What is the Septuagint?

Since we just mentioned Everett Ferguson’s new book on baptism in the early church (the first 5 centuries), it may be helpful to mention his other work on the early historical context of the church: Backgrounds of Early Christianity. This is an awesome resource for NT studies – a 650 page treasure full of great info on the Roman, Greek, Christian, and Jewish government, society, religions, and traditions.  In the second section, Ferguson talks about (among tons of other things Jewish) Jewish literature, including the Septuagint.  Here’s a summary of his discussion of it.

The Septuagint is the Greek translation of the OT Hebrew.  The name Septuagint is Latin for “seventy;” hence the abbreviation of the roman numeral 70: LXX.   Ferguson talks about the legend that 70 (or 72) Jewish scholars translated the OT into Greek, resulting in the LXX.  However, he notes, there are some reasonable arguments against this legend.  Ferguson also discusses the different editions and recensions of the LXX, which the early Christian church used.  In fact, it was used so much, that “the number of manuscripts of the Septuagint, complete and fragmentary, reaches nearly 2,000, a total greater than for any other Greek work except the New Testament” (p. 434).

There are differences between the LXX and the Hebrew OT for the same reasons that there are differences between the NIV or ESV and the Hebrew OT, for example.  Some translation requires interpretation, some translation is a result of the socio-political concerns of the translators, some translation is nearly impossible because of the difficulty of the Hebrew.  Also, different translators of the LXX had different techniques of translation – literal, moderately literal, and also free rendition.  In other words, the LXX was translated by real people – brilliant scholars – but real people who were working in the context of their culture, scholarship, and personalities, which is why the LXX looks like it does.  It is a brilliant translation, but is not without its flaws and blemishes.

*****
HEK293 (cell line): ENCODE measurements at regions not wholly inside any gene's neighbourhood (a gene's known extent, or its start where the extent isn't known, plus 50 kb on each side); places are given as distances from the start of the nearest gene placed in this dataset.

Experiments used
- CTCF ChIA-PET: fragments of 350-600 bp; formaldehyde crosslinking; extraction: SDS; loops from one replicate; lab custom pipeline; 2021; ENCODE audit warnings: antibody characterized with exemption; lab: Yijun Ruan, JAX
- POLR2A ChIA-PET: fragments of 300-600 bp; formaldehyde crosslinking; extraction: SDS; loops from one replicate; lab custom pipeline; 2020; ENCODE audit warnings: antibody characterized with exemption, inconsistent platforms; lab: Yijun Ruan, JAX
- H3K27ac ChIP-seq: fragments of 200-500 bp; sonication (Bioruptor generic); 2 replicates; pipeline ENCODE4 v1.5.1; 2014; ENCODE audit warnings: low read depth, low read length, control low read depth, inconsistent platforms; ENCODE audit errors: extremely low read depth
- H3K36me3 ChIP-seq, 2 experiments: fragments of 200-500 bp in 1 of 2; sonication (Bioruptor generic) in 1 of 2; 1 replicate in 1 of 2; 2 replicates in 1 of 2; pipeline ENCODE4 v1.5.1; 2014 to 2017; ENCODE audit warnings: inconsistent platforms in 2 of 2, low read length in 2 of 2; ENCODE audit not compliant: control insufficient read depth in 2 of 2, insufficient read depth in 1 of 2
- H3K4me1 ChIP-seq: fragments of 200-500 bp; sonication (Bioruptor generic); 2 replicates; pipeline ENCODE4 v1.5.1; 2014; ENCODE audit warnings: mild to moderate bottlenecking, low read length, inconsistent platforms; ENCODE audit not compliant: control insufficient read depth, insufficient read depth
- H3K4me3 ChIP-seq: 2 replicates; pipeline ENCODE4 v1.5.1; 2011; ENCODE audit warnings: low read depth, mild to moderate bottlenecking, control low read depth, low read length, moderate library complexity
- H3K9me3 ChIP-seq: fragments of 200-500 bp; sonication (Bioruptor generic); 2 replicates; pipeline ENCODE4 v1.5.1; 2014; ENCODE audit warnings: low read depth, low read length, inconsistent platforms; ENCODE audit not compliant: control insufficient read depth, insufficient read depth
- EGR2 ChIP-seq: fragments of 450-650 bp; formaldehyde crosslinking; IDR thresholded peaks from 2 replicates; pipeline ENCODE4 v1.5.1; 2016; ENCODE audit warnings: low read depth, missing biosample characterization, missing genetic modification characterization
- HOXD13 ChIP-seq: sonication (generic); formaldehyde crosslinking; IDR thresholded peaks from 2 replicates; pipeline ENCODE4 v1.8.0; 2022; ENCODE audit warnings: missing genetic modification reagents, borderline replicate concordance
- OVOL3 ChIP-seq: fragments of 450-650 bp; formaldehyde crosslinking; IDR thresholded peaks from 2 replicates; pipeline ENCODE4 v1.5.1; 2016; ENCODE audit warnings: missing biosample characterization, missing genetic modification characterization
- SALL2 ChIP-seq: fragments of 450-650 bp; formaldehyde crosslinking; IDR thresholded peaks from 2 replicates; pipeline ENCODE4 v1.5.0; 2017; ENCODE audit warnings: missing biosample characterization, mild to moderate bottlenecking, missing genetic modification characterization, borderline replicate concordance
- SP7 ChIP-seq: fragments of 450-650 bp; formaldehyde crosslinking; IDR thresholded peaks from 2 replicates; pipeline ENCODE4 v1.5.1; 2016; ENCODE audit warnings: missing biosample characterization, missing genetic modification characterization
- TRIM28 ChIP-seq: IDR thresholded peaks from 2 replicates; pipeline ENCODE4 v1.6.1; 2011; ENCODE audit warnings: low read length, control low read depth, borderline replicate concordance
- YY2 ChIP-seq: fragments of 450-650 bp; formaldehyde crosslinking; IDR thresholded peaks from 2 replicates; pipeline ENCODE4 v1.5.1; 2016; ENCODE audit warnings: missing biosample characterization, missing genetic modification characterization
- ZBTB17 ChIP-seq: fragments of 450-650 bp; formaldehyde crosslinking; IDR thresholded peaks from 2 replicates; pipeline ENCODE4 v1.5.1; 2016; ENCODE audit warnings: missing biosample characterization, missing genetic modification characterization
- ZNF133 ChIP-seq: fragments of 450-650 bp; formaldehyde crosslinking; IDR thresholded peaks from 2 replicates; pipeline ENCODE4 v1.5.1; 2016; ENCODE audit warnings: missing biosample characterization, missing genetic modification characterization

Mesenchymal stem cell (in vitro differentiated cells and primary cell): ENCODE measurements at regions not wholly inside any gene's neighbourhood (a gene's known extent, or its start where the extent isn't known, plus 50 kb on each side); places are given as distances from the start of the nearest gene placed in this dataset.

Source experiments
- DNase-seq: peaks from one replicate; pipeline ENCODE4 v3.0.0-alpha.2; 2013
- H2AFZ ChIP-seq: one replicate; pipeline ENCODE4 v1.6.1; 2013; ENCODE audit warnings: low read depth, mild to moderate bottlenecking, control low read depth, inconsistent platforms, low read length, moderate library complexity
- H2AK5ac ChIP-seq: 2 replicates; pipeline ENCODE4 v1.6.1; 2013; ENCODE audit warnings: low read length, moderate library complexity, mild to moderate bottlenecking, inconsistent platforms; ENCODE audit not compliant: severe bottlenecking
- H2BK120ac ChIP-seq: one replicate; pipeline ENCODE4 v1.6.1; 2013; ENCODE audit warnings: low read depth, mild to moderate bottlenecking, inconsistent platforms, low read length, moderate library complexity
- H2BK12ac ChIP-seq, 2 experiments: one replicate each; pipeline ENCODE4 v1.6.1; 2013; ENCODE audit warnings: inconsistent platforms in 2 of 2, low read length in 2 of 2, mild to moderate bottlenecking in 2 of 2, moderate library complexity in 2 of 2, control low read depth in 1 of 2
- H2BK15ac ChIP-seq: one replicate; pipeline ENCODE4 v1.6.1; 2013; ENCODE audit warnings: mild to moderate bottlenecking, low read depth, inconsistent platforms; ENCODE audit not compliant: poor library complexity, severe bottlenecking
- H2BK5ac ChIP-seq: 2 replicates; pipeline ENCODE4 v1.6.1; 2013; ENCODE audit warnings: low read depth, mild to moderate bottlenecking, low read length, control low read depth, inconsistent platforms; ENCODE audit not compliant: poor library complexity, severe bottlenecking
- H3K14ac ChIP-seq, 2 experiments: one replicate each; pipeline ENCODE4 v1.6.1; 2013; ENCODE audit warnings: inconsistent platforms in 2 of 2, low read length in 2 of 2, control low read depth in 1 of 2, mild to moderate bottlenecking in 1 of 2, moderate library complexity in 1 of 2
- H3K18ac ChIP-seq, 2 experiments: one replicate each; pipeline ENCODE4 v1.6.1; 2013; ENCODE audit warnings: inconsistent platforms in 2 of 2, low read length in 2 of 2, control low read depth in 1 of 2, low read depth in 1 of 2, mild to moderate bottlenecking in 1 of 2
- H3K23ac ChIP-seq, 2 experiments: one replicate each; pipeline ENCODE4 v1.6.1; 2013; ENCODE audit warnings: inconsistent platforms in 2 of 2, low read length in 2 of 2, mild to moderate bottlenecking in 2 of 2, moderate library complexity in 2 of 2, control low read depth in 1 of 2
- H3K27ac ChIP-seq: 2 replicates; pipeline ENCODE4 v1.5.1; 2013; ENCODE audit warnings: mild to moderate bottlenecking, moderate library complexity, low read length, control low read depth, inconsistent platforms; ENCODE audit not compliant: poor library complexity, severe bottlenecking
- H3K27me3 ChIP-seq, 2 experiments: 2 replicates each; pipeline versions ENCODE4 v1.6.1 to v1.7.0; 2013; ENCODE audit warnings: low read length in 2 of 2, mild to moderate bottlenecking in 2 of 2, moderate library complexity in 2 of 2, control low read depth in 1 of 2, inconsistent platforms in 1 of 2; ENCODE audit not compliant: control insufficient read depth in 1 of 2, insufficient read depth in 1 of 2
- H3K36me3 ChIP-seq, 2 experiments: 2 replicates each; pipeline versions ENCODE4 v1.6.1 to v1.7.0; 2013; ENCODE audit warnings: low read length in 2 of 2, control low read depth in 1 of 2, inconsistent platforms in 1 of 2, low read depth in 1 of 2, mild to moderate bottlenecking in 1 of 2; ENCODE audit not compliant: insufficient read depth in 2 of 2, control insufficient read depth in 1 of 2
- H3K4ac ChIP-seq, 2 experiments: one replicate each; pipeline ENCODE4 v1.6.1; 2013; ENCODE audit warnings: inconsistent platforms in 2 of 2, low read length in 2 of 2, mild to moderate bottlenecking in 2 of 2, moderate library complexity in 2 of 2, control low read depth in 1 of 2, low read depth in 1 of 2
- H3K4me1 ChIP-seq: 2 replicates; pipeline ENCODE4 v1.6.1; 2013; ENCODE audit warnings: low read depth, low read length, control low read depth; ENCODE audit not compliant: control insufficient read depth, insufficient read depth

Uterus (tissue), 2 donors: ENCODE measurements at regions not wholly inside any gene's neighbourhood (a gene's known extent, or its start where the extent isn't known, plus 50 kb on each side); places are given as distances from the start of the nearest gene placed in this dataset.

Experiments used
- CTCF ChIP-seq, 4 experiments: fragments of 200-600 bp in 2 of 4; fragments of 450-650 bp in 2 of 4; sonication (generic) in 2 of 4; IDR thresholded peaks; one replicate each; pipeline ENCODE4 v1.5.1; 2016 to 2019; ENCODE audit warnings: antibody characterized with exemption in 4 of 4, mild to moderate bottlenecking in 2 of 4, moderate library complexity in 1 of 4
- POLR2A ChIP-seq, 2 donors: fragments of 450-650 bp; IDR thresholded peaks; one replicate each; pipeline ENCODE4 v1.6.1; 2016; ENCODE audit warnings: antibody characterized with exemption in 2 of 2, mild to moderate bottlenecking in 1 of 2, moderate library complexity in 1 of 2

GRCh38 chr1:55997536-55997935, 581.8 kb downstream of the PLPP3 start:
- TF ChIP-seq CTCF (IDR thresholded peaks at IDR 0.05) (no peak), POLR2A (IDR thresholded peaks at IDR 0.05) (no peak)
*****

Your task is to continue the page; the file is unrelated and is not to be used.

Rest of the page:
Here’s Ferguson’s take on the importance of the LXX (he advises that NT students get one!).

“The putting of Hebrew religious ideas into the Greek language was an important transitional step that prepared the way for Christian preaching.  Moreover, most of the NT citations of the OT follow the Septuagint.  The Bible of the early church, except for some Jewish believers and a few scholars, was the Greek OT.  The Septuagint was the most important literary event, perhaps the most important single development of any kind in the Hellenistic period, for the background of early Christianity” (p. 436).

For a great and in-depth study of the LXX, you need to get Invitation to the Septuagint by Karen Jobes and Moises Silva.  Enjoy!

shane lems

sunnyside wa

1 thought on “What is the Septuagint?”

  1. Nice. I didn’t realize that Ferguson talked about LXX much. I’ll have to go back through that when I have a chance.

    The portion you’ve quoted is very fascinating. I’ve been doing a lot of work in Ben Sira lately and am struck by how Hebrew traditions and Hellenistic categories are brought together in this late 3rd century book. Ben Sira has me really interested in the relationship between Hebrew and Hellenistic ideals and how the two responses of assimilation and acculturation come into play in the final few centuries BC. (Ben Sira seems to stand somewhere in between.)

    One additional note, I read an interesting article last quarter proposing that the LXX is very much like a targum. (I’ll try to remember who it’s by.) Some of the targumim are very expansive and others are very conservative. While the different Septuagints that we have (Aquila, Lucian, Symachus, etc.) don’t exhibit the degree of translational/interpretative diversity that the targumim do, the individual translators of the OT sure do. Much more needs to be done here, I think!


Comments are closed.